Thursday, July 16, 2020

Warm welcome

Village project greets visitors to Northville

Helping dedicate the new Village at Northville last week
were, from left, Scott Schwanke from MI Homes, developer
of the project, Northville Township Supervisor Robert Nix, II,
Township Treasurer Fred Shadko, Township Clerk Marjorie Banner,
Township Trustee Symantha Heath and Howard Fingeroot,
of Northville Five. Photo by Dave Willett
The $175 million southern gateway into Northville Township was officially dedicated last week.
Township Supervisor Robert Nix and members of the board of trustees, representatives of the developer and project manager along with the artists who created the park sculptures were on hand to celebrate the project which incorporates the history of the area into the futuristic design.
Nix noted that the new Village at Northville is “one of the jewels” of the long-awaited, 53-acre, mixed-use development that is constructed on the site of the former Scott Correctional Facility at the northwest corner of Five Mile and Beck roads.

“This transformational project forever changes the complexion and image of a key southern gateway to the community,” said Nix.
The master-planned, integrated village will include an upscale 283 unit “loft” apartment building with an internal parking deck, 64 townhomes, 108 single-family homes, neighborhood retailers, a Hilton Home2 hotel, a specialty grocery store, premier restaurant and area for future commercial construction.
The centerpiece of the entire development is a carefully crafted 1-acre park, which will serve not only the residents of the Village and Northville, but will be available six times a year as a Northville Township venue for music, picnics, a farmer's market and other activities in cooperation with the Northville Chamber of Commerce. Officials said they hope to host that first community event before year end.
Local area artists, Russell and Nancy Thayer, were commissioned to create two sculptural park elements. These sculptures, together with a series of permanent commemorative plaques designed by the Northville Township Historic District Commission (HDC), delineate a history of this site and several other historically significant Northville Township sites.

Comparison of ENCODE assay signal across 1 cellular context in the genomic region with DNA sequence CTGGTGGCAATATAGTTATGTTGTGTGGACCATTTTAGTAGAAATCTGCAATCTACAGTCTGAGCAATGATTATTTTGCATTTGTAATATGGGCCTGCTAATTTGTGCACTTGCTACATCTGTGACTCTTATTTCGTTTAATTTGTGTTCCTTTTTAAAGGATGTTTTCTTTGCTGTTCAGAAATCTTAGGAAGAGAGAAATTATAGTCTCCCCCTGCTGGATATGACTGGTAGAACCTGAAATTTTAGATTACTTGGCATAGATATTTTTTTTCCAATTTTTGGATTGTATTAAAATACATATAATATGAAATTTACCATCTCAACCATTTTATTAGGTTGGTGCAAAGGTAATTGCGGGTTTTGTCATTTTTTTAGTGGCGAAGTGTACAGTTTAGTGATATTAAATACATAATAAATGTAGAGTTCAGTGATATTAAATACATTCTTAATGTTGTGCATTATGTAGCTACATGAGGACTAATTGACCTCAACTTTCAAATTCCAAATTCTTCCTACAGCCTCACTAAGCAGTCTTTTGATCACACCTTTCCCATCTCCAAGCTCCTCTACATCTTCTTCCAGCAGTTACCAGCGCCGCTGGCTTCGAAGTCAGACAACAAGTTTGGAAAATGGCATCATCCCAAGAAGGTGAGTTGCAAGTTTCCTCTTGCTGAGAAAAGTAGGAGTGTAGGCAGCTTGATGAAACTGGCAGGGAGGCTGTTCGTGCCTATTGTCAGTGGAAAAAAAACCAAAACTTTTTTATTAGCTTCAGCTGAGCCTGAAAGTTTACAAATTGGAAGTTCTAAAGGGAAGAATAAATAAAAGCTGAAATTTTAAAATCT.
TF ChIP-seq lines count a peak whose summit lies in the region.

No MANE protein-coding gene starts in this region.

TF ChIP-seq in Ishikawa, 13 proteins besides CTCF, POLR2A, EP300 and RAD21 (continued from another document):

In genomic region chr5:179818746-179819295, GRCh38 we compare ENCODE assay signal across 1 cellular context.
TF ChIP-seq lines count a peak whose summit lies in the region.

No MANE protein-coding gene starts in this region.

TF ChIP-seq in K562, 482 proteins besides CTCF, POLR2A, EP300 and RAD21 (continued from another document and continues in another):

Township Clerk and Historic District Commission member Marjorie Banner said, “I am very appreciative of the fact that some Northville Township history could be incorporated as part of this beautiful new park.”
The park was required as part of the project to provide the township with “downtown” type events for residents, Nix said, and was added to this development at no cost to the township.
Artists Russell and Nancy Thayer created the two red sculptures
denoting joy and flight installed at the Village at Northville
development officially dedicated last week. Photos by Dave Willett
Nix thanked the developers and those from the township who had worked so diligently on the project, preserving the history of the site in the design of the total development. Nix said the project was a “joint effort” of the developers and the township.
“We have no downtown,” Nix said, “but now we have a gathering place for concerts, a farmer's market. This park represents a milestone.”
He thanked both Banner and Historic Commission member and Township Treasurer Fred Shadko who also worked with the developers and the artists to preserve the historic value at the site.
Shadko said that the project has been in development since 2015-2016 and that the township and the developer wanted to create “something to be proud of.”
The two bright red sculptures installed in the park represent another aspect of township history when airplanes were built in the community during the 1920s and flown from the manufacturing site to nearby airports.
Sculptor Nancy Thayer said her during her research the red color continued to appear in historic documents, prompting her to choose to incorporate it into the design.
“I think it denotes happiness and a simulation of flight and joy,” she said. Her husband and collaborator agreed and noted that they spent many hours of research before the final design and metalwork on the installations.
“I made a lot of models of airplanes when I was younger and this incorporates some of that look,” Russell Thayer said.
Nix reminded the crowd that the entire development is walkable and goes into the township park area.
“This was all done at no cost to the township,” Nix said. “We think it is a wonderful asset for the community.”